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Pol Pot, Stalin, Mao… all irrelevant

Anyone who has ever watched a debate between a theist and an atheist has seen this familiar scene: 1) the atheist points out that religion, despite its claims to inform human morality, has been (and continues to be) responsible for many atrocities and moral outrages; 2) the theist counters that the greatest mass murderers in the history of mankind (usually some combination of Hitler, Stalin, Pol Pot, and Mao) were atheists; 3) the theist wins the argument (note: step 3 may or may not be completely made up). Like the sun rising in the morning, the leaves changing colour in autumn, or the Rapture happening two days ago (remember how awesome that was?), this line of argument is so predictable as to be almost laughable.

There are so many flaws with this argument that it makes the head spin, so I am going to try and walk you, the reader, through them sequentially.

Hitler, Stalin, Pol Pot and Mao were atheists

This is debatable. Leaving aside Hitler for a moment (who was baptized Catholic and used Christian religious imagery extensively as the justification for his racist political ideology), there certainly have been leaders that have killed many of their own people, many of whom were openly atheist. However, none of the people that are commonly listed (and some that are less commonly mentioned like Idi Amin, Fidel Castro, and Kim Il-Sung) left religion out of the picture. Instead of worship of a supernatural deity that speaks directly into the ear of the leader, these men simply bypassed the middle man and pronounced themselves akin to the deity.

Without exception, if you look at how these men ruled their countries, they made themselves a figurehead and object of worship. Even today, there are pictures of Castro and Guevera plastered all over Cuba. Idi Amin was Uganda and erected a quasi-religious framework around him; ditto for Stalin (but even more so). Pol Pot and Mao, arguably the closest to being truly atheistic dictators, still installed themselves as nearly-supernatural beings whose word was divine law; in the case of Kim Il-Sung this is quite literally true. Strictly speaking, this doesn’t qualify as atheism. There is a world of difference between saying “there are no gods” and “I am a god”. It exploits the seemingly-innate propensity of human beings to subjugate themselves to something – far closer to the religious position (“I speak for the gods”) than the atheist position.

But, even if that were true…

Let’s pretend for a moment that we can accurately label the above listed dictators as being atheists (in the interest, perhaps, of avoiding being inaccurately accused of using the “No True Scotsman” fallacy). The argument is still invalid because the crimes these men committed were not done in the name of atheism. Whereas theistic murderers often use religious scripture and theological ‘reasoning’ to justify why suchandsuch group of people are deserving of the end of a sword, I know of no examples where someone has said the following:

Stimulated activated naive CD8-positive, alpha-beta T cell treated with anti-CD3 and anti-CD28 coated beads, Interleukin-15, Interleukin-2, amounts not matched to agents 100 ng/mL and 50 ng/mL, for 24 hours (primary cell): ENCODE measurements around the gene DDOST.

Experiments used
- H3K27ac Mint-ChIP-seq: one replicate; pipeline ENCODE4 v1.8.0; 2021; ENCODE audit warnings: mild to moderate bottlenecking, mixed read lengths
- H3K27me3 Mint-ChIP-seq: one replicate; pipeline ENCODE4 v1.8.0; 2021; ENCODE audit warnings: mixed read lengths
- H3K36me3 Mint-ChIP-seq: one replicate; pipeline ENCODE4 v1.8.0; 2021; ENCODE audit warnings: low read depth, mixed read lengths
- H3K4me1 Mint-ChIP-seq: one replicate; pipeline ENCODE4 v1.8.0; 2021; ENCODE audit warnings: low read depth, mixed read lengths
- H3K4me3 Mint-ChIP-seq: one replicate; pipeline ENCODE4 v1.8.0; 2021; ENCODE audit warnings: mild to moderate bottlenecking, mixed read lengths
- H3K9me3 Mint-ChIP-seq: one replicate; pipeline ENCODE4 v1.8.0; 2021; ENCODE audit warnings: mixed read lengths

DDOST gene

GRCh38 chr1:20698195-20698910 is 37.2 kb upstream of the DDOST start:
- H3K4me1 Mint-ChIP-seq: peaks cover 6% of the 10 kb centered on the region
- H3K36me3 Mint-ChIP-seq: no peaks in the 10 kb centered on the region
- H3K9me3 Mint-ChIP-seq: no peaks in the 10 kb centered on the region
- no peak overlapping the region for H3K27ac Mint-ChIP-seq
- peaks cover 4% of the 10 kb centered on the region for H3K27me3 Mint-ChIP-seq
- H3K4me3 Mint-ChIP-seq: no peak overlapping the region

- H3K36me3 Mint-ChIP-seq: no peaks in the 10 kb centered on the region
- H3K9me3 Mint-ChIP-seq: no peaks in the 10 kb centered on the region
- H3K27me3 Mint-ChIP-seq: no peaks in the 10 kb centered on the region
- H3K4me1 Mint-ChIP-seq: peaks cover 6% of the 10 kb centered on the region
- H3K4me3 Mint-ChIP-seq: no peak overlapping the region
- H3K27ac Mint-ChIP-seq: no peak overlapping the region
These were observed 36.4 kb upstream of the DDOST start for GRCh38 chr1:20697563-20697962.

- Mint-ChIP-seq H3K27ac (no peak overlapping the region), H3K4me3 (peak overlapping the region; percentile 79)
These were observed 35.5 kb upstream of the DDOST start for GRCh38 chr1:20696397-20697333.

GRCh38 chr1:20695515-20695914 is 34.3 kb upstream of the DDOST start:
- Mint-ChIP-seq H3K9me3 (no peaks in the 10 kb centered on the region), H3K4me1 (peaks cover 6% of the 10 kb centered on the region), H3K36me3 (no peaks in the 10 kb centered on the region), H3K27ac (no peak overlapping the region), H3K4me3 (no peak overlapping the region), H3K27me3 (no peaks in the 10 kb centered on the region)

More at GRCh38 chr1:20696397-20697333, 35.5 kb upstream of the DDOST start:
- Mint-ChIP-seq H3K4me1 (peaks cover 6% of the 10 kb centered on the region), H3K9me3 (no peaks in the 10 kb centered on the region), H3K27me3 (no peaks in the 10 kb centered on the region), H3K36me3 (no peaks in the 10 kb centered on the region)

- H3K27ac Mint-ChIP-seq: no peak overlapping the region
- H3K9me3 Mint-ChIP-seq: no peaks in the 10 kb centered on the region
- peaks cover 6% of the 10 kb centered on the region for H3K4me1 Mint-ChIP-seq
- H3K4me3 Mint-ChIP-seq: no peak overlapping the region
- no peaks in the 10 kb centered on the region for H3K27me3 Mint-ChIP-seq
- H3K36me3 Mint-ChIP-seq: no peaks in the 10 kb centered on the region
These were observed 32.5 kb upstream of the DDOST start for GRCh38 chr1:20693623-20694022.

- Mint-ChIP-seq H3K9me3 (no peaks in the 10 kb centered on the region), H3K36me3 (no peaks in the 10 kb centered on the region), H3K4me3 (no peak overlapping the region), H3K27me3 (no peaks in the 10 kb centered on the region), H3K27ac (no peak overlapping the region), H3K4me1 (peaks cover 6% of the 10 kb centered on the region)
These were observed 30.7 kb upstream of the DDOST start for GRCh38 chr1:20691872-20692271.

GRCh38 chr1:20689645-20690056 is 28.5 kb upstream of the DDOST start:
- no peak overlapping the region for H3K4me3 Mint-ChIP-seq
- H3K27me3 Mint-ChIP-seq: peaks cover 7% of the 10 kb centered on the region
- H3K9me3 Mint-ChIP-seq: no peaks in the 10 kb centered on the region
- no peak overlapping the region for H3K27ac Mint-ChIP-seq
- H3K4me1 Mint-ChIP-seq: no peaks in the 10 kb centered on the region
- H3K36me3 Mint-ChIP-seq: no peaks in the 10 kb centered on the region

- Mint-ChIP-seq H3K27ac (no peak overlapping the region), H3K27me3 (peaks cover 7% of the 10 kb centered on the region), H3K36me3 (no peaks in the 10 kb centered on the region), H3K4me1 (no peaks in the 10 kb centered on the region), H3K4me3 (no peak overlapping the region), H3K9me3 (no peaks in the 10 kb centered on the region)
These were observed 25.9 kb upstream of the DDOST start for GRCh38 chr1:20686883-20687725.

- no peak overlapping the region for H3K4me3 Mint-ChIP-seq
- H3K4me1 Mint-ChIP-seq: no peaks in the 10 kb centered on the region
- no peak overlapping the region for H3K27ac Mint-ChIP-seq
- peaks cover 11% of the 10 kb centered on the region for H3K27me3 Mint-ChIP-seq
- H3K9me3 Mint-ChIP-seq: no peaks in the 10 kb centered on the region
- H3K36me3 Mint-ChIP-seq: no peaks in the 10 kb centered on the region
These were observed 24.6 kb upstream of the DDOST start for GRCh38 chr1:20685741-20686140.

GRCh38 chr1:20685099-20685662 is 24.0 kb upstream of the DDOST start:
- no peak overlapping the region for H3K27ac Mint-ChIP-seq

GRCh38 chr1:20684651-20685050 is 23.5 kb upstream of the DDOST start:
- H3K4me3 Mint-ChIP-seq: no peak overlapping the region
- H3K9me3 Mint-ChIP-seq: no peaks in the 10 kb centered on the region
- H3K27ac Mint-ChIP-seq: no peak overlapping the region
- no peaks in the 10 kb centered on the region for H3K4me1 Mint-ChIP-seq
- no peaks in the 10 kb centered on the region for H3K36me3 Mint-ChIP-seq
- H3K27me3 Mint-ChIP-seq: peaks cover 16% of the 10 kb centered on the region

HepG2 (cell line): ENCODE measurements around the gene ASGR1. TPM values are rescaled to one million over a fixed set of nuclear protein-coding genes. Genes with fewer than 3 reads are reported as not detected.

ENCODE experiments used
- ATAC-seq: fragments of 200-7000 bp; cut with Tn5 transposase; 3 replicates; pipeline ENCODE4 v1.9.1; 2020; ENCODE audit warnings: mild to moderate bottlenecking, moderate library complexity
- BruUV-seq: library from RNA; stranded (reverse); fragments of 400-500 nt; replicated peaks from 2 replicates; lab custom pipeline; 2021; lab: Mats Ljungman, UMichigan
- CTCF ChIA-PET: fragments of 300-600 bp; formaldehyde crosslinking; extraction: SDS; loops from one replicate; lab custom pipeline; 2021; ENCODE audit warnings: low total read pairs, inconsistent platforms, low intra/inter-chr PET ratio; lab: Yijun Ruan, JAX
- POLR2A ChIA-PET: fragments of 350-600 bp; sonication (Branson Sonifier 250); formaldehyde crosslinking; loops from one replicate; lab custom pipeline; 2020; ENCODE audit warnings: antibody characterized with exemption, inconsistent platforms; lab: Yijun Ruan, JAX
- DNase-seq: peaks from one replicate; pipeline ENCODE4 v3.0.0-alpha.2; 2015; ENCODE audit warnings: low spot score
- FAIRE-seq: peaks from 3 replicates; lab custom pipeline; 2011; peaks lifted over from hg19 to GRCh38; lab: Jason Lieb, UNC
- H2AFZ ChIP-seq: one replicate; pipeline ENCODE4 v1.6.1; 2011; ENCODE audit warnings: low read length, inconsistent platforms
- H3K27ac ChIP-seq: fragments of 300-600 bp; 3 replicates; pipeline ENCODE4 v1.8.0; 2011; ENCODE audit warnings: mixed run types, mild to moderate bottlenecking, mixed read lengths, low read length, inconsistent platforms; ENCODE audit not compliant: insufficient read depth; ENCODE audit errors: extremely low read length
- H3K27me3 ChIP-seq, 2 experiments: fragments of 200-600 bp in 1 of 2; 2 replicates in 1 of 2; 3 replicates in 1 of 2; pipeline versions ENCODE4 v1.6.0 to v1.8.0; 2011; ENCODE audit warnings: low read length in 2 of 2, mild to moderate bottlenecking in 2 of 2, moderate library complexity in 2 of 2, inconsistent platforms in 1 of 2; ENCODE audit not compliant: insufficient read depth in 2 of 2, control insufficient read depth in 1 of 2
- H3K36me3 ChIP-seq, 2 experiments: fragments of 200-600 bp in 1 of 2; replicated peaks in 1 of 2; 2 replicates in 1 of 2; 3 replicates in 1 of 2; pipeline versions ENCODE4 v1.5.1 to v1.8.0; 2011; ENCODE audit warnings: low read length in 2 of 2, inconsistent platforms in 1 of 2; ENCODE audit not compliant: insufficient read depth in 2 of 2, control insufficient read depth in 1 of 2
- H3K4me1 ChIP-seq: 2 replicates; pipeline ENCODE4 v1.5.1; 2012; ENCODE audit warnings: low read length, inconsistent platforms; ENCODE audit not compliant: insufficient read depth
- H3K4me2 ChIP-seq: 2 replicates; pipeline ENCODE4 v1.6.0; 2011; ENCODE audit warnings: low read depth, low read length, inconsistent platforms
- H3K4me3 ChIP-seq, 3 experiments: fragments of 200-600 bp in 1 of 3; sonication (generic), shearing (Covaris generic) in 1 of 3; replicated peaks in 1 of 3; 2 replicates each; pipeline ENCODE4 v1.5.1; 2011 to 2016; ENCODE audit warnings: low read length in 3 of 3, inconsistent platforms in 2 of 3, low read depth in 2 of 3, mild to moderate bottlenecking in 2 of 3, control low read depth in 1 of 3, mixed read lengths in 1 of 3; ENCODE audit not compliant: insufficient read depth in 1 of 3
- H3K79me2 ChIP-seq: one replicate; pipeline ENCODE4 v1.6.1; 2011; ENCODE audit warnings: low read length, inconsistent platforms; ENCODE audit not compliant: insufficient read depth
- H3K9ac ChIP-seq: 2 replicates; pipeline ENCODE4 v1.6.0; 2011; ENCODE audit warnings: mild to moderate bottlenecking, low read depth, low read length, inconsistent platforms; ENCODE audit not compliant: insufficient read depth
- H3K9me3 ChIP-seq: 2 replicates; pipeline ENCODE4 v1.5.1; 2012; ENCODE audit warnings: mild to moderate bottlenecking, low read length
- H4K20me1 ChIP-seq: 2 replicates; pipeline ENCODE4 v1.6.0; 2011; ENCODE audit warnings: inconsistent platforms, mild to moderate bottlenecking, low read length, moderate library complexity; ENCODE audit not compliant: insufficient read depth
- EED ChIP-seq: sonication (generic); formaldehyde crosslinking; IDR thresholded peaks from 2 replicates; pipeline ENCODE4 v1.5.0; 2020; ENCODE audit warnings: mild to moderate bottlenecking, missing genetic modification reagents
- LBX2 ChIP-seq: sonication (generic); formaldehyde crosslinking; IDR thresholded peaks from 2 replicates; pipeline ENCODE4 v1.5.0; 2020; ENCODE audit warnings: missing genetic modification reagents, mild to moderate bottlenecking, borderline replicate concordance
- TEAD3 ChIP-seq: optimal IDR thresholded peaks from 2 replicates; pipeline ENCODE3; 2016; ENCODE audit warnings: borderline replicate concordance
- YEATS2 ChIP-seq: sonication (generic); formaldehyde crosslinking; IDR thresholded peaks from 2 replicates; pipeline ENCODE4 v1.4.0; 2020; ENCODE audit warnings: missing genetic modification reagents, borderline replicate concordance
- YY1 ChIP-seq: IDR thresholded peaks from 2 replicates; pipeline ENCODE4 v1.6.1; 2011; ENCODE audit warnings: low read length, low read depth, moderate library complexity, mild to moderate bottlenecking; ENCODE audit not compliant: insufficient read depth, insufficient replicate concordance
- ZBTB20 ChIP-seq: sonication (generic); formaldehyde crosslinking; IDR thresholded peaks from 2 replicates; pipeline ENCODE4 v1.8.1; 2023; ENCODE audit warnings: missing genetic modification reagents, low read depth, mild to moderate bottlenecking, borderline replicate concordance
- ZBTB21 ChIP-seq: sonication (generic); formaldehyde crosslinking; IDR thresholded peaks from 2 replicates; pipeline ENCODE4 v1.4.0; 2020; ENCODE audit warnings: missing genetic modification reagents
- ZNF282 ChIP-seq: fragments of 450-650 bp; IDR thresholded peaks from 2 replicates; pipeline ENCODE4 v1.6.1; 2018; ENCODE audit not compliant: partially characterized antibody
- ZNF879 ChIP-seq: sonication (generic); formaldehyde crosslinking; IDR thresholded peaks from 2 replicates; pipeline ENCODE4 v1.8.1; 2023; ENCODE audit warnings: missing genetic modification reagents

Because there are no gods, we have the right to murder/oppress this group.

Such a statement would be on par with the justifications that come from religiously-justified crimes against humanity (“God hates fags”, “Unbelievers deserve hell”, “Jews killed Jesus”). And while there have been many atrocities that have happened for non-religious reasons, it is not reasonable or consistent to classify anything that is not pro-theistic as being atheist. The statement “there are no gods” could be twisted to support the murder of people if one was particularly psychopathic, but I don’t think it ever has.

But, even if that were true…

But let’s for a moment imagine that someone unearthed such an example, where the lack of god belief was used as a justification to commit a crime against humanity. Even then, this argument would have no value, since atheism is not a morality claim. The whole purpose of raising the atrocities committed with religious justification is to poke holes in the argument that religious faith is the source of morality, or that adherence to religious codes makes humanity more moral. If this were the case, it would be a rare exception that religious fervor could be twisted to serve a genocidal purpose – people’s faith would steer them away from the clear evil of mass murder.

The fact that even ‘atheistic’ mass murderers used the trappings of religious adherence and unwavering faith to rally people to their clearly immoral cause suggests that, if anything, religion makes people less moral. At least it seems to be useful in getting people to short-circuit their critical thinking faculties and engage in behaviour that, if they were to sit and think rationally about it (or, in hindsight) they would rightly recoil from. Even so, the cup of religion overfloweth with claims of superior morality – claims not supported by the available evidence. Atheism has no such morality claims; it is simply the lack of god-belief. It is entirely incidental (or, more likely, due to a third variable like propensity for independent introspection) that atheists are less likely to murder, rape, etc.

But even if that were true